On Thu, Feb 10, 2005 at 02:56:36PM +0000, David Woodhouse wrote:
> On Thu, 2005-02-10 at 09:37 -0500, Chad Hanson wrote:
> > In your example of a process watching daemon, why would this daemon want to
> > spoof the credentials of the watched process? I can think of two examples.
> Perhaps I misunderstand the intent of userspace AUDIT_WRITE. Can you
> provide examples of why you _wouldn't_ want to let a dæmon which is
> already sending random unvetted AUDIT_WRITE messages also specify the
> loginuid on _those_ messages?
A few comments on this issue from the point of view of common criteria
evaluations... Briefly, either choice of implementation would be okay.
Both CAPP and LSPP assume trustworthy administrators, and those
protection profiles don't really support the concept of fine grained
capabilities for not-quite-administrator tasks.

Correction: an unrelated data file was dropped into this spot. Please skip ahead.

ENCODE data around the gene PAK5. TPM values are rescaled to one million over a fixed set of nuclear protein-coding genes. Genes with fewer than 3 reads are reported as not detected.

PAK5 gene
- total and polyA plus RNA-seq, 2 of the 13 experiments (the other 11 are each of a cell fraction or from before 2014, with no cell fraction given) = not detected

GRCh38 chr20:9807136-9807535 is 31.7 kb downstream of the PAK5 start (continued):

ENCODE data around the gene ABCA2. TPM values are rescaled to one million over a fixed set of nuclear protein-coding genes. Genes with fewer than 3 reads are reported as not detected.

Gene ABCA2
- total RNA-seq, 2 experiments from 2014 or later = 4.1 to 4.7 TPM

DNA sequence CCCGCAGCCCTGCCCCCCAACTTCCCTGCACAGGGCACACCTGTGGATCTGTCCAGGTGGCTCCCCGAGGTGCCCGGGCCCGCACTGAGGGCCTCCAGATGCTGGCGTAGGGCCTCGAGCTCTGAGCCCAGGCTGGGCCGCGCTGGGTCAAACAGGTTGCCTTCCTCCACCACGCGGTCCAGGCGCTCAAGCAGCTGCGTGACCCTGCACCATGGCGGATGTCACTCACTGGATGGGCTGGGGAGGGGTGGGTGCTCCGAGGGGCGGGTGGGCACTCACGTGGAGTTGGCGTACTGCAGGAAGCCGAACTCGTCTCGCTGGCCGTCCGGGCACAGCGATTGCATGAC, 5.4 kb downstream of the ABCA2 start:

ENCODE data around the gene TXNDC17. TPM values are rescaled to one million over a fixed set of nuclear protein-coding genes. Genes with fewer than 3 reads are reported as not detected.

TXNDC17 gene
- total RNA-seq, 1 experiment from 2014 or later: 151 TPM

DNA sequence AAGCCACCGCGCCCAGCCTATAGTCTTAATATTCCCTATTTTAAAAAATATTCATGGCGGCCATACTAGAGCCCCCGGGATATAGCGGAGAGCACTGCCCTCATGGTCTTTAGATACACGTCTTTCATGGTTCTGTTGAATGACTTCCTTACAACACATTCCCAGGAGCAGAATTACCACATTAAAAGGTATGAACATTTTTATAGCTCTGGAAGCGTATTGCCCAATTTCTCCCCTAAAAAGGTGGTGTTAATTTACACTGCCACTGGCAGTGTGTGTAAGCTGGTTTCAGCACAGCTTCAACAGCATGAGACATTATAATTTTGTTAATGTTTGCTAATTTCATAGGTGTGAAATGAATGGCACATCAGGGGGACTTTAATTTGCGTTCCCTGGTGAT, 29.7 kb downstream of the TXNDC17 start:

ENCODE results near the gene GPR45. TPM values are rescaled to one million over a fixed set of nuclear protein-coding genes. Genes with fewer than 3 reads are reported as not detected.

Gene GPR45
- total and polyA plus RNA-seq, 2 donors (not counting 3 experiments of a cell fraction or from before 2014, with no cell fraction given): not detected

The CAPP and LSPP audit requirements include that audit records contain
the subject identity, this corresponds to the login UID. The point of the
user messages is to support proper auditing of actions that aren't
directly related to system calls, such as authenticating users, modifying
security databases, and similar things. This is always done by trusted
processes, so the technical method used to get the login UID into the
audit record for user messages doesn't matter as long as it can't be
falsified by non-administrators.
A CAPP/LSPP compliant implementation could for example completely bypass
the kernel and append user messages from trusted processes directly to
the audit log file - I'm not saying that would be a good idea, but it
could be compliant.